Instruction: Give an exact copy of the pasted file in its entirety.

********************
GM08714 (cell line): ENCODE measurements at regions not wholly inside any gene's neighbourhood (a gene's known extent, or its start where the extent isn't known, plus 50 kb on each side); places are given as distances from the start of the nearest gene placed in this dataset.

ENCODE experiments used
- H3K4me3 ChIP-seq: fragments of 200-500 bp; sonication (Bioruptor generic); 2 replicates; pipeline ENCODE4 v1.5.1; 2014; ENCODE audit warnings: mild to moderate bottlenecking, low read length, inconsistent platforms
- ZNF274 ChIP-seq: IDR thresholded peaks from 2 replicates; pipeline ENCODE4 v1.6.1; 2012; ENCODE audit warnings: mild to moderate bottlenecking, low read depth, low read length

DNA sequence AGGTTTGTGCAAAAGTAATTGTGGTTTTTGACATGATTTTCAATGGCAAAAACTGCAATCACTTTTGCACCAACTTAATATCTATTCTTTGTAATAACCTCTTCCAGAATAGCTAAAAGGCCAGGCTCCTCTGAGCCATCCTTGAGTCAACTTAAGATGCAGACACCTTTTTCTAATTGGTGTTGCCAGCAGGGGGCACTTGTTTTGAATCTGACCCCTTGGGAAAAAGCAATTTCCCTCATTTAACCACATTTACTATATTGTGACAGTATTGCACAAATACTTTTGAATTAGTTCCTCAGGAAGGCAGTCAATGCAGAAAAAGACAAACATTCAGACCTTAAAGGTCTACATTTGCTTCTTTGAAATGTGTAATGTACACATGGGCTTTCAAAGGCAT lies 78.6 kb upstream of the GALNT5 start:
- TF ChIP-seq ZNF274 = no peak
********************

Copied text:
GM08714 (cell line): ENCODE measurements at regions not wholly inside any gene's neighbourhood (a gene's known extent, or its start where the extent isn't known, plus 50 kb on each side); places are given as distances from the start of the nearest gene placed in this dataset.

ENCODE experiments used
- H3K4me3 ChIP-seq: fragments of 200-500 bp; sonication (Bioruptor generic); 2 replicates; pipeline ENCODE4 v1.5.1; 2014; ENCODE audit warnings: mild to moderate bottlenecking, low read length, inconsistent platforms
- ZNF274 ChIP-seq: IDR thresholded peaks from 2 replicates; pipeline ENCODE4 v1.6.1; 2012; ENCODE audit warnings: mild to moderate bottlenecking, low read depth, low read length

DNA sequence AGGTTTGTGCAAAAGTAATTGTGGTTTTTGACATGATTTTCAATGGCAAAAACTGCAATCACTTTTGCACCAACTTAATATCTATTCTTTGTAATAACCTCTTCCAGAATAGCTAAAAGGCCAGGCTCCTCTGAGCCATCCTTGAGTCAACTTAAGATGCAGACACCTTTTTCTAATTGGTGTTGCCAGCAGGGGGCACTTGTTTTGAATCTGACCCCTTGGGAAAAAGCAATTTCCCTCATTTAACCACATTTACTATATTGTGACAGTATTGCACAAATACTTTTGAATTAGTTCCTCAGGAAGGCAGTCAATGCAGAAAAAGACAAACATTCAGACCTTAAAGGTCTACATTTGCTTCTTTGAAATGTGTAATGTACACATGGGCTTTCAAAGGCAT lies 78.6 kb upstream of the GALNT5 start:
- TF ChIP-seq ZNF274 = no peak